New Indo-Pacific Framework Should Prioritize U.S. Manufacturers
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The NAM is calling for a U.S. economic approach in the Indo-Pacific region that incorporates several key trade elements for manufacturers.
The background: Earlier this month, the White House unveiled a 12-page strategy overview focusing “on every corner of the region from South Asia to the Pacific Islands to strengthen its long-term position and commitment,” according to Reuters (subscription).
- In the document, the U.S. promises to strengthen partnerships, modernize alliances and invest in regional organizations.
- According to an action plan for the next one to two years, the U.S. will “‘meaningfully expand’ its diplomatic presence in Southeast Asia and the Pacific Islands.”
The NAM’s view: “As the administration continues to develop the framework, it must prioritize an approach that supports manufacturing and manufacturing jobs by opening markets, strengthening U.S. innovation and technology leadership, raising global standards to U.S. levels and putting in place best-in-class trade rules,” said NAM President and CEO Jay Timmons in a letter sent on Tuesday to Secretary of State Antony Blinken, Secretary of Commerce Gina Raimondo, U.S. Trade Representative Katherine Tai and National Security Adviser Jake Sullivan.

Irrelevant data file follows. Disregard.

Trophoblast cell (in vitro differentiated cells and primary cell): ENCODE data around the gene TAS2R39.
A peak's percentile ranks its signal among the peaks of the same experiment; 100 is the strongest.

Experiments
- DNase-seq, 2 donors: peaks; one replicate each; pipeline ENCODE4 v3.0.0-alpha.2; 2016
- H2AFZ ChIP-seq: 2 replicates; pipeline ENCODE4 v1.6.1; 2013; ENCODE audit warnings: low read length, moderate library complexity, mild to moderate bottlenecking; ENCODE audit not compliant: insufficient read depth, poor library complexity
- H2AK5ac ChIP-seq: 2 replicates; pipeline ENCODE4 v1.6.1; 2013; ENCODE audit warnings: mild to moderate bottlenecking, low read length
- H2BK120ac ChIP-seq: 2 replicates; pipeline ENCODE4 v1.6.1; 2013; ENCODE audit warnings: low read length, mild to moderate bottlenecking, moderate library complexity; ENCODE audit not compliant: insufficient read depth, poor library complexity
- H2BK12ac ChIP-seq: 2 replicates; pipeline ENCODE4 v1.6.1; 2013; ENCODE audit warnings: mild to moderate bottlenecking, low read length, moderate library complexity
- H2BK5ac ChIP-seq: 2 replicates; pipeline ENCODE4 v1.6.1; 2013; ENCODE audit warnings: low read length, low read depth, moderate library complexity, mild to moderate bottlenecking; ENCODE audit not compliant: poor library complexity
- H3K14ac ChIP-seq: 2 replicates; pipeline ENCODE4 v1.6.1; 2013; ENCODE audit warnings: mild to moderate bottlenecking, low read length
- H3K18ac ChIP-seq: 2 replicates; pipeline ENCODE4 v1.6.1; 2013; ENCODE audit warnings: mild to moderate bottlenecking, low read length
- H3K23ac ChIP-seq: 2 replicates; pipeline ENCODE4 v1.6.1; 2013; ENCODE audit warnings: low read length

Key inclusions: The NAM is urging the administration to include several major elements in its new framework. These include but are not limited to:
- Prioritizing efforts to eliminate trade barriers in the region that hamper U.S. competitiveness;
- Instituting strong intellectual property rules that set high standards for IP protection and strengthen innovation;
- Securing regional or bilateral digital trade commitments; and
- Strengthening collaboration on standards, regulatory and conformity assessment with countries in the Indo-Pacific region.
The last word: “This approach is necessary so that manufacturers in the United States do not fall behind our competitors in the Indo-Pacific, such as China, that are actively negotiating and implementing new trade agreements to lock in opportunities for their manufacturers, not ours,” said Timmons.